Linguistics - Theses, Dissertations, and other Required Graduate Degree Essays

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X̲aad Kíl resources for babies

Date created: 
2019-04-16
Abstract: 

What X̠aad Kíl words and phrases do new parents/caregivers need to know to speak to their babies in X̠aad Kíl? I have gathered X̠aad Kíl (the Haida language) materials that have been created or are suitable for babies, toddlers, and small children, and then assembled these materials into a resource. These materials include songs, texts, narratives, phrases, and commands. All the material is in the Alaskan X̠aad Kíl variety (dialect) since there is not already a collection of language suitable for a baby that has been put together in the Alaskan variety of X̠aad Kíl. X̠aad Kíl is in dire need of new language learners. Research has shown the best time to teach a language is in infancy and childhood. I have gathered the appropriate materials important for the successful transmission of X̠aad Kíl to the youngest learners.

Document type: 
Graduating extended essay / Research project
Supervisor(s): 
Marianne Ignace
Department: 
Arts & Social Sciences: Department of Linguistics
Thesis type: 
(Project) M.A.

Working with nettles

Author: 
Date created: 
2019-04-17
Abstract: 

I wrote multiple stories, for this project I chose to focus on one, The Adventures of t̕ət̕emiyeʔ. This story was the largest most complex of all the stories and was translated into Upriver Halq’emeylem by Dr. Siyamiyateliot Elizabeth Phillips. This story is about a young girl named t̕ət̕emiyeʔ ‘Little Wren’ her way of acquiring the knowledge on how to use stinging nettles. Throughout this study I have downriverized, glossed and illustrated accompanying artwork for The Adventures of t̕ət̕emiyeʔ. My resources for doing so were written by Wayne Suttles, Brent Galloway, Franz boas and Nancy Turner. Firstly, I had to familiarize myself with the upriver orthography and what their equivalent representation was in the International Phonetic Alphabet; prior to writing the Hən̓q̓əmín̓əm̓ translation. Secondly, I went through and isolated the obvious translations. Thirdly, I segmented the morphemes of each word, began to gloss what I knew. Lastly, I compiled a list of questions and available resources and began researching the unknowns.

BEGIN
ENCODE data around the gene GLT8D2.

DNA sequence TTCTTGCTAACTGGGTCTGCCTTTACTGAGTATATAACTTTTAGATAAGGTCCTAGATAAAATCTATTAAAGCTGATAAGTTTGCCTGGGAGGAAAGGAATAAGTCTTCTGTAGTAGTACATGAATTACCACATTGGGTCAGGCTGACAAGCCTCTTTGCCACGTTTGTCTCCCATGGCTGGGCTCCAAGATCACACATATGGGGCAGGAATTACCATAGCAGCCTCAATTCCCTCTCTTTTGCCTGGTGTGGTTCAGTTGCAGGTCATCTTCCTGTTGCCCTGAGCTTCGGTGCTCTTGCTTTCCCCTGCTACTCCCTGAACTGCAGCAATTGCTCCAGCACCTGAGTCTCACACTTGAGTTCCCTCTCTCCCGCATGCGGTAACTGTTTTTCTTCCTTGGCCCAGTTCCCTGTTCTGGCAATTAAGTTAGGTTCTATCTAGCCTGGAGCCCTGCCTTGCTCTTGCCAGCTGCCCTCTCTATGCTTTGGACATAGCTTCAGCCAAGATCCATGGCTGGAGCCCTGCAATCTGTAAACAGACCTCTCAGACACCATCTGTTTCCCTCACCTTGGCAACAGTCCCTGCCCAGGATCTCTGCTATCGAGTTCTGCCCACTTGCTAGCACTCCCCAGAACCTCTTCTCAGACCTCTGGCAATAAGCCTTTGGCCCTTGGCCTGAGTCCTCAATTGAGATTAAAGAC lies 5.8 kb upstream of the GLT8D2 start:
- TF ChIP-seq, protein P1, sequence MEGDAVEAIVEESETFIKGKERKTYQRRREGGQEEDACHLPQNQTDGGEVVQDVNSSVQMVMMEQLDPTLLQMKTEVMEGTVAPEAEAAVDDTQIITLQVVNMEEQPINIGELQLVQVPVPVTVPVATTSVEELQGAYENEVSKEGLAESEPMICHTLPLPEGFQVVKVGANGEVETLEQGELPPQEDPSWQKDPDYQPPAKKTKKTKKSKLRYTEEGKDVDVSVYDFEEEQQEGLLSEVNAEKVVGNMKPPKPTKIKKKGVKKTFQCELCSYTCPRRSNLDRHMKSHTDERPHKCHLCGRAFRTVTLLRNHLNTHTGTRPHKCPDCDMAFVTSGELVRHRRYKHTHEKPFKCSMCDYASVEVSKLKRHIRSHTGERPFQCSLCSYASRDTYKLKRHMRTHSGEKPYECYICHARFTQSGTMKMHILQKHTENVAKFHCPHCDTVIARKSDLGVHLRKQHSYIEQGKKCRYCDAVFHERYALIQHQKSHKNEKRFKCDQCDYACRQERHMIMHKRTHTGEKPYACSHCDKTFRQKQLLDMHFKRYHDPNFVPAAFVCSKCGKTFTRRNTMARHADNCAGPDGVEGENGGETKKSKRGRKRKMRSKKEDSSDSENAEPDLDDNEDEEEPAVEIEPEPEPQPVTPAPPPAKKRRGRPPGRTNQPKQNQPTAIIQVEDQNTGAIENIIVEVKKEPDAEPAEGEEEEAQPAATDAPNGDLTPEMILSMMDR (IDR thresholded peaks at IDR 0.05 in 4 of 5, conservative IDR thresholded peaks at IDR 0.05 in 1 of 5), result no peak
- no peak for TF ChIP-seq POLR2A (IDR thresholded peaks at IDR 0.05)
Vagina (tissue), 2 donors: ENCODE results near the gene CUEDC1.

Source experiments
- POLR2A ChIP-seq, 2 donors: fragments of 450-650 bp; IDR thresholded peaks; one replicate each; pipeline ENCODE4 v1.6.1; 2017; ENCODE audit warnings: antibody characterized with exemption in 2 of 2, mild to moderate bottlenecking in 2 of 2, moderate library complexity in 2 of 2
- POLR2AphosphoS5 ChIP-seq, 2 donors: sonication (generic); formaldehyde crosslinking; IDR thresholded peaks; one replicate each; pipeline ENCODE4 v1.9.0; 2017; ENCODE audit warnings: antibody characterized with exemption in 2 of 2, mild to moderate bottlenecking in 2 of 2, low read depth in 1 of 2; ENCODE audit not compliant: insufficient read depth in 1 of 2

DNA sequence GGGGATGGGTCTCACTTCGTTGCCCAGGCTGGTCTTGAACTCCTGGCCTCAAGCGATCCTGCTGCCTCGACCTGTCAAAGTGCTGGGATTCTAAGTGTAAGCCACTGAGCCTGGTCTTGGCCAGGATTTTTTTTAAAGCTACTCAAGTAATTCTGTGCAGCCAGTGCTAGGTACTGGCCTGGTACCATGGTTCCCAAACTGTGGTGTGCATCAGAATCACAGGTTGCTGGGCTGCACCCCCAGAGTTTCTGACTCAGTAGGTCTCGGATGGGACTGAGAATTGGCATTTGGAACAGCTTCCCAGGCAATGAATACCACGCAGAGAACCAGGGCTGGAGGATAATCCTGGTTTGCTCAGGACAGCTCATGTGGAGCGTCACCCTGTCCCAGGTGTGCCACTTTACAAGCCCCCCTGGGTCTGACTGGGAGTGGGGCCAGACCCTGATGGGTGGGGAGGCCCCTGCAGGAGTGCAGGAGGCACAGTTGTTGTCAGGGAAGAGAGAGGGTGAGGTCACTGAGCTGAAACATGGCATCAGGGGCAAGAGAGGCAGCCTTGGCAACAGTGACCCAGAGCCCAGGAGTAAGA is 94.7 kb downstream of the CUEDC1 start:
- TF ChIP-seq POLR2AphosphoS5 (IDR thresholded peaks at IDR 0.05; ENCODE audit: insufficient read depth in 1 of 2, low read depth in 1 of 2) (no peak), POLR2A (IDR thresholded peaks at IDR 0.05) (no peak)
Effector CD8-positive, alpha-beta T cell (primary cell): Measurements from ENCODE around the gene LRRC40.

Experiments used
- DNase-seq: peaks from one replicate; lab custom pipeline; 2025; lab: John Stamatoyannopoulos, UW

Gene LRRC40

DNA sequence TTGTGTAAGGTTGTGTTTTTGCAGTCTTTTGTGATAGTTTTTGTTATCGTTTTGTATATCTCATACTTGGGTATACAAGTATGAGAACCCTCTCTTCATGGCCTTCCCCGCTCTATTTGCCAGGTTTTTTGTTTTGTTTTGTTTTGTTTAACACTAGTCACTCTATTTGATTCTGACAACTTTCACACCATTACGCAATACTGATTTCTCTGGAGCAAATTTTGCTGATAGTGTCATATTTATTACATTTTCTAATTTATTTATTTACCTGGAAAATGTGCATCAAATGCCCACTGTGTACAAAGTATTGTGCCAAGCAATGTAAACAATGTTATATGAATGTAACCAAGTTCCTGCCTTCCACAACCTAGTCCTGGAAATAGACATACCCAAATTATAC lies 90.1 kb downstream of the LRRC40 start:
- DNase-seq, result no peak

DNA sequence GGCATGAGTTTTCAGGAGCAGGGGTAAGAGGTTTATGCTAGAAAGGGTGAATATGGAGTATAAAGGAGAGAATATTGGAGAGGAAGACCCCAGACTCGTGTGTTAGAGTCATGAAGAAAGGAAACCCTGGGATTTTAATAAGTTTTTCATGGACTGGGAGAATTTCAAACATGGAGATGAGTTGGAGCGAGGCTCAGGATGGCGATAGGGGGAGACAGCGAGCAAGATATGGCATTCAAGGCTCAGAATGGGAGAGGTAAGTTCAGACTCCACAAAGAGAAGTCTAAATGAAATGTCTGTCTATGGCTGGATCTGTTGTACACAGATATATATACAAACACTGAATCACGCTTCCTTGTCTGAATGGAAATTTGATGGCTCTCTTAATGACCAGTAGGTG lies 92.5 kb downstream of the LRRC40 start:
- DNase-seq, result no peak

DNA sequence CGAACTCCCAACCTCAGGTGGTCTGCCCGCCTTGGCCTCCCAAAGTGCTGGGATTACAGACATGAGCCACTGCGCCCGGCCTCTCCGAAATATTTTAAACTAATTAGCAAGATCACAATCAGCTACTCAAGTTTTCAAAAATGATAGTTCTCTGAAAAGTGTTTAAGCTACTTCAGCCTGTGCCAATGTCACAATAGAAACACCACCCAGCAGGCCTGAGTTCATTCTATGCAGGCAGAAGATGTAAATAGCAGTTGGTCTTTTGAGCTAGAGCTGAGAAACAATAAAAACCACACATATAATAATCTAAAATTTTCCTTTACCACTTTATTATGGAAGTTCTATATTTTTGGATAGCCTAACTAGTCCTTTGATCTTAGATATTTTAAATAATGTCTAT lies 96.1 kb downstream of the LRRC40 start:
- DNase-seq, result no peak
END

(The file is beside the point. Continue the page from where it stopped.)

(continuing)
Document type: 
Graduating extended essay / Research project
File(s): 
Supervisor(s): 
Marianne Ignace
Department: 
Arts & Social Sciences: Department of Linguistics
Thesis type: 
(Project) M.A.

Hul’q’umi’num’ stories as snuw’uyulh: Bringing life lessons to language learners

Author: 
Date created: 
2019-04-15
Abstract: 

The Hul’q’umi’num’ are a Coast Salish people who live on Vancouver Island. This project attempts to inspire my fellow First Nations people to learn the Hul’q’umi’num’ language by learning the sacred cultural teachings (snuw’uyulh) passed from generation to generation. It focuses on teachings from my mother and my grandmothers. My mother taught me that everything is connected and interconnected, everything we do has purpose, and culture and language go hand-in-hand. As is our cultural practice, the teachings are embedded in a set of stories drawn from my personal experiences. The research is framed in the context of language revitalization. My hope is that non-Hul’q’umi’num’ speakers who want to understand the teachings will be inspired to also learn the language.

Document type: 
Graduating extended essay / Research project
File(s): 
Supervisor(s): 
Donna Gerdts
Department: 
Arts & Social Sciences: Department of Linguistics
Thesis type: 
(Project) M.A.

Hul’q’umi’num’ stories and teachings from Papa Sam

Author: 
Date created: 
2019-04-15
Abstract: 

The goal of this project is to communicate Coast Salish traditional values and life lessons from my childhood through stories in my own language, Hul’q’umi’num’. The topics include early childhood, coming of age, and death. I received the name Sewit as a young child. Coast Salish childhood puts an emphasis on the value and importance of children juxtaposed with the lack of input they are given in cultural practices and important family discussions. The coming of age process transitions you out of childhood and you receive additional responsibilities. You may sit in on the discussions but you are not yet at a place where you can contribute. Death contributes to your transition to the final stage where you are now part of the discussion as the torch is passed from elder to young adult. The other part of the final transition was receiving a chieftainship and the corresponding name, Kweyulutstun.

Document type: 
Graduating extended essay / Research project
File(s): 
Supervisor(s): 
Donna Gerdts
Department: 
Arts & Social Sciences: Department of Linguistics
Thesis type: 
(Project) M.A.

tetul’ ’u tu syuw’a’numa’: A culturally-based Hul’q’umi’num’ language program

Author: 
Date created: 
2019-04-15
Abstract: 

This project describes the creation of the Hul’q’umi’num’ language curriculum created for the Land and Language Based Learning Program delivered to both Indigenous and non-Indigenous students at Ladysmith Secondary from 2016 to the present. Our program is based on traditional Coast Salish ways of learning our language and culture. Curriculum is based on my own family traditions as well as the wisdom shared by our weavers, knitters, and a master carver. The teachings discussed in this paper include the many gifts of cedar-weaving, drum making, fibre processing—cleaning, teasing, carding, and spinning wool— and weaving. I designed this curriculum so that students can work “as granny did” so that the sense memories of past work could be brought into the present. Our work together has demonstrated the richness of traditional teachings to awaken cultural knowledge and language, the power of nuts’umaat shqwaluwun ‘one heart, one mind.